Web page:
Tuesday, February 16, 2016

A significant death. . .

We spend a great deal of time talking about significant lives, debating over the value and legacy of such lives.  We too often miss the significance of a death.  The death of Antonin Scalia is one such significant death.  It comes at a time when the Constitution is nearly dominated by those who disdain originalism and insist that this document of American identity must undergo a face lift every now and then.  It is done under the guise that this is a living document.  Few intellects have been able to match the scholarly might of justices and law schools and politicians in the pursuit of a constitution which is bare framework upon which the times may hang their own definitions and interpretations.

President Harrison called Scalia a friend of the LCMS and our own stalwart defense of life, family, and faith in the public square.  Scalia would surely demure.  Unlike the LCMS, his was not the pursuit of an ideology to define the document for the sake of causes but rather a minimalism in which the words mean today what they meant then and the intent of the framers was preserved in order to allow their own structure of legislative and executive powers to address the needs of the day.  Yet in one way his was a cause allied with our own.  For the very nature of life is that it cannot undergo constant redefinition without sacrificing itself to the expediency of pocketbook or preference.  The framers original intent will not guide the moral compass when technology and culture offer up new definitions of family and new genders and new powers over life.

His is a significant death because SCOTUS has walked a precarious balance beam in which the composition has prevented one side or another from wholesale ownership of the Constitution and what it says.  Now that will certainly be called into question.  POTUS will demand that he be allowed to do his constitutional duty and his opponents will endeavor to prevent him from placing someone on that bench who will vitiate Scalia's very legacy of erudite thought, original intent, and prickly conscience.  There are, however, no guarantees that the right person will be elected in November, the right candidate found, and the recent history of judicial activism halted.  Remember that Eisenhower famously regretted his own recess appointment and formal nomination of Earl Warren, under whom the Court took a decidedly leftward turn.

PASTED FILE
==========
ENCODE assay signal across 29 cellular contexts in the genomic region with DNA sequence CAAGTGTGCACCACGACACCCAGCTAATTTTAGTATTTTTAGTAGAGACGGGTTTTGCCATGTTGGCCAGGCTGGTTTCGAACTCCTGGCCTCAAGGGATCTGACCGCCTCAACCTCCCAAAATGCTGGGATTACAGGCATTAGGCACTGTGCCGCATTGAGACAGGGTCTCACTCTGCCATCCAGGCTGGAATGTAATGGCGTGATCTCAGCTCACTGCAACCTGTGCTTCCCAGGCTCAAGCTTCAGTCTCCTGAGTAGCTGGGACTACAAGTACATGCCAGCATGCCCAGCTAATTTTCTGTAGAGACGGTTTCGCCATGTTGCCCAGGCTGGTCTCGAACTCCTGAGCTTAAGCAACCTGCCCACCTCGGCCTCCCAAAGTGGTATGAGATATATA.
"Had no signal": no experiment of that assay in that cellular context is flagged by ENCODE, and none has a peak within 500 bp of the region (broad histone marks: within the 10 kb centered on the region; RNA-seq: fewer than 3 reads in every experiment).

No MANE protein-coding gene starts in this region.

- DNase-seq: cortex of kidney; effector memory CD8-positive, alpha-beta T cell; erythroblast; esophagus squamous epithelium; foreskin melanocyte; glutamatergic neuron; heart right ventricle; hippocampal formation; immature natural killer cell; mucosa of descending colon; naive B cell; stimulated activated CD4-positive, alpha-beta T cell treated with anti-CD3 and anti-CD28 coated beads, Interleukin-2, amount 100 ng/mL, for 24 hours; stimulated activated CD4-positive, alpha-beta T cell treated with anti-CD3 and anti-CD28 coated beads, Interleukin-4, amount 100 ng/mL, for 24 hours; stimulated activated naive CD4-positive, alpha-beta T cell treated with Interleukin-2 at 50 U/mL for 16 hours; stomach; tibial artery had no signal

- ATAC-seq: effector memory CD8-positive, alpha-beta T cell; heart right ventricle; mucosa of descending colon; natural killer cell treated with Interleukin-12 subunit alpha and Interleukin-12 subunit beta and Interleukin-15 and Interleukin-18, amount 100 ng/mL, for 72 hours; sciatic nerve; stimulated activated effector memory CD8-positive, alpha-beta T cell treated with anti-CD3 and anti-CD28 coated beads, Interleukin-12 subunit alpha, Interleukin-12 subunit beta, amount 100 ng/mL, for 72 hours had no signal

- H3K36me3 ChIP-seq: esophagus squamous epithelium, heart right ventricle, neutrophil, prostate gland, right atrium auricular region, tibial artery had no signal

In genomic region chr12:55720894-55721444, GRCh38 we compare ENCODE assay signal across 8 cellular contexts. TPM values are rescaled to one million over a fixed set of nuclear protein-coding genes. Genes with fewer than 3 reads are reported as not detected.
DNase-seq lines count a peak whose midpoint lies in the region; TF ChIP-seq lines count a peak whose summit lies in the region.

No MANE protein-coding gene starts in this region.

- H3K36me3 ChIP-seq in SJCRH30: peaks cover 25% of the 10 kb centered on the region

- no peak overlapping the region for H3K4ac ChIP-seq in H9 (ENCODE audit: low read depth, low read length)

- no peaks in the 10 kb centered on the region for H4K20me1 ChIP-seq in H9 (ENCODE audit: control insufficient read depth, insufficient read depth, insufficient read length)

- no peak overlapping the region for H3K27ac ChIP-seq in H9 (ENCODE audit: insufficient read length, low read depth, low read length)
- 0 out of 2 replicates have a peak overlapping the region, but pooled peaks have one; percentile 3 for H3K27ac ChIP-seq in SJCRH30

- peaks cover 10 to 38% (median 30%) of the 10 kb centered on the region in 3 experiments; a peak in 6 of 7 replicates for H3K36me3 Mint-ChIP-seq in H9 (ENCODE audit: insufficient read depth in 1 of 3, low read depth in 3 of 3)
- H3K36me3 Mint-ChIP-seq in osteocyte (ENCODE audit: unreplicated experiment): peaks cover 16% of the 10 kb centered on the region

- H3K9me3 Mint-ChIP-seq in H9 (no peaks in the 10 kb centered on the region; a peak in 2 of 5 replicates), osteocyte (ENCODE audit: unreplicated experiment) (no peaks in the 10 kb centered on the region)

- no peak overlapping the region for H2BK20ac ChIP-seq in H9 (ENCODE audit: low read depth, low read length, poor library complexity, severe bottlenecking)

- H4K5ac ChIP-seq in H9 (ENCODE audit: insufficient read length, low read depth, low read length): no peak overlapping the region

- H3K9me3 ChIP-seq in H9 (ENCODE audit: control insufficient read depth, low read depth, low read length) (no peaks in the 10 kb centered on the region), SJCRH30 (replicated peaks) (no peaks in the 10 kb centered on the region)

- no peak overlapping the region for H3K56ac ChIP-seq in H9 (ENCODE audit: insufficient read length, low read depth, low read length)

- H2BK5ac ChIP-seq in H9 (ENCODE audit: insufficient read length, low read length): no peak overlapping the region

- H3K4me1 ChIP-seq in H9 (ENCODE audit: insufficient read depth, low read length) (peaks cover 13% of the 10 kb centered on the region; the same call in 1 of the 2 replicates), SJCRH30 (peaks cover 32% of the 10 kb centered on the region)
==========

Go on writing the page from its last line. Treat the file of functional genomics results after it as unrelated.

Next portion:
In a strange turn of events, a longtime acquaintance of mine often vacationed with Scalia and his wife and our conversations about Nino made it almost seem like I knew this fellow more than by reputation.  It is a wonderfully odd thing when lives cross and the people in the news become more than stick figures but real people.  In that sense, I mourn his death not only for us as a nation but for his friends who are mine as well and for a shadow of greatness who became a voice in my own circle of acquaintances.

Scalia's death is significant because it reminds us that the cause of Christ, the cause of virtue, and the cause of life rest not with political hope or judicial hero but uniform Christian solidarity and witness.  Listen to Scalia in his own words. . .

“God assumed from the beginning that the wise of the world would view Christians as fools … and he has not been disappointed. … If I have brought any message today, it is this: Have the courage to have your wisdom regarded as stupidity. Be fools for Christ. And have the courage to suffer the contempt of the sophisticated world.”

1 comment:

ErnestO said...

"A Significant Death" a poignant sentiment